“At 7pm everyone will make their way to Sham Fields for the lighting of a beacon as part of the National Celebration. The reason for choosing this site is because back in time Franklin Hall was a Drill Hall and this area was used to make trenches as part of preparations for the war effort, hence the name Sham Field.”

Of course, Spilsby will once again be hosting its Christmas festivities starting on 1st December, with the Christmas Cracker event. This is an indoor crafts event that will take place in Franklin Hall, followed later by an outdoor market in the town culminating in the Christmas Lights switch-on which is organised by Spilsby Rotary Club. The town has invested in new Christmas lighting this year which it hopes will make things much brighter.

One long-established business in the town that has had a bumper summer is Dennett’s Ice Cream, an award-winning family business which has been in the town since the 1920s.

The business was started by Arthur Dennett, who passed the business down to his son, Eric. Now Eric’s son, Robin, carries on the family business. Today, as well as the factory in Spilsby, it has an ice cream parlour and sweet shop in town called Sweet Vanilla which is complemented by the ice cream parlour in Lincoln’s Bailgate.

Robin’s daughter Kate Dennett said: “Thanks to the glorious weather we have had a bumper summer.

“We offer thirty different flavours of ice cream and like to keep adding to the choice we offer our customers. It is in the spring when we decide which flavours we will market during the season and generally we have four new ones. Our sorbet selection has proved highly popular as a vegan option and sales of sorbet have now overtaken our sales of frozen yogurt.

“We also offer Christmas specials. Last year we had a mulled wine sorbet which was delicious and very popular. That may just make a comeback this festive season.”

As well as selling ice cream in their two shops, Robin Dennett goes out and about giving talks on the process.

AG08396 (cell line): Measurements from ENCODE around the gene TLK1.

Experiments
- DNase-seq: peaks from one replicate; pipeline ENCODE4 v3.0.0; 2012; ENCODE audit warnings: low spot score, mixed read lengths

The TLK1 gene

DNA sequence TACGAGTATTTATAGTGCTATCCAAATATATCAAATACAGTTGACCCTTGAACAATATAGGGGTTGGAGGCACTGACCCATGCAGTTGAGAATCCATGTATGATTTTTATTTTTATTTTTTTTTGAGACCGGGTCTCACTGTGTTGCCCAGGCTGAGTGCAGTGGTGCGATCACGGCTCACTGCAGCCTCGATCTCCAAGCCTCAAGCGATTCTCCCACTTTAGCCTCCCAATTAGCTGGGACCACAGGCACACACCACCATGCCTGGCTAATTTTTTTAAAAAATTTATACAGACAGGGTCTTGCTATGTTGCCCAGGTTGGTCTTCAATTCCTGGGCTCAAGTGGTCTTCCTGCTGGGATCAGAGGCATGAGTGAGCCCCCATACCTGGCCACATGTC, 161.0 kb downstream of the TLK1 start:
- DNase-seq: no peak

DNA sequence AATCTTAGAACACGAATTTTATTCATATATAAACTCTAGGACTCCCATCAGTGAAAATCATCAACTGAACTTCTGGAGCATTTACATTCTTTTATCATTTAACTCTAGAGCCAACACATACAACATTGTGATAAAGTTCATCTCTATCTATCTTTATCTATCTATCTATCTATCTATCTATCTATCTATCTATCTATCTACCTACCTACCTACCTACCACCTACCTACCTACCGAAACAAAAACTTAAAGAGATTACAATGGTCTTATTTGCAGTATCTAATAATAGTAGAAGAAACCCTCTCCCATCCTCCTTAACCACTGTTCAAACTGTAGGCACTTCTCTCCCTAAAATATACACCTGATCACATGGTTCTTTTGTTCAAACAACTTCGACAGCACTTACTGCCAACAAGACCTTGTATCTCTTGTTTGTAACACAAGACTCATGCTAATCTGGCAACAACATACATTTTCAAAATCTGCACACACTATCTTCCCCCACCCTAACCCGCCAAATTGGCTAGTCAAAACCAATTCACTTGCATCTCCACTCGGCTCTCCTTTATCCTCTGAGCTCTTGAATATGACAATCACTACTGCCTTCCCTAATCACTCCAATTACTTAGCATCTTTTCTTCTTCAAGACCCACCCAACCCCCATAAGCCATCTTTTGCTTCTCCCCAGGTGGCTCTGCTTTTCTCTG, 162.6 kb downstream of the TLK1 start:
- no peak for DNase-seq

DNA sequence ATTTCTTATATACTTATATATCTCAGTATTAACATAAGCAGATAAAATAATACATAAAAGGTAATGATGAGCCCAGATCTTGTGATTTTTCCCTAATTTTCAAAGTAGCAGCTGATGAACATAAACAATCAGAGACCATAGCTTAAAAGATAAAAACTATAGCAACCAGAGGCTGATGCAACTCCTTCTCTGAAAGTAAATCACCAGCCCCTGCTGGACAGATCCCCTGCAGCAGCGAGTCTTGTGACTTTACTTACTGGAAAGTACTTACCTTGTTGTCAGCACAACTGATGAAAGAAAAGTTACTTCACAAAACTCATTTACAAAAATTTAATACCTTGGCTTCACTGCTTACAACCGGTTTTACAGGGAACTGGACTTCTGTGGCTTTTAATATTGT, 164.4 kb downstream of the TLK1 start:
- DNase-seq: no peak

“He gives talks to groups like the WI and the University of the Third Age and he’s a regular visitor to Rand Park Farm where he gives talks to groups of children explaining how ice cream is made.”

Dennett’s Ice Cream can also be found at county shows.

Bringing culture to Spilsby is the aim of Bruce Knight, managing director of the Sessions House CIC which is working to restore Spilsby Theatre back to its former glory.

“At present Spilsby Theatre is sort of a ‘falling down theatre’ but there is a great passion within the community to revive this important, and historic, venue which we hope in turn will become a huge asset to the town.” said Mr Knight.

The Sessions House CIC is currently running a £3.5 million pound project to restore the theatre to life.

“We have raised £18,000, partly raised by the group and with a Heritage Lottery Grant, and our hope is to fully repair the building and host lots of different cultural events. The scheme is well-supported by the townspeople and we have a growing membership scheme which has currently just over 100 members.”

This is a long-term project projected to run until 2021, but it may take a little longer. Unfortunately the grant systems have all changed but we feel this is a really important asset for the town, it’s a significant building and needs to be preserved.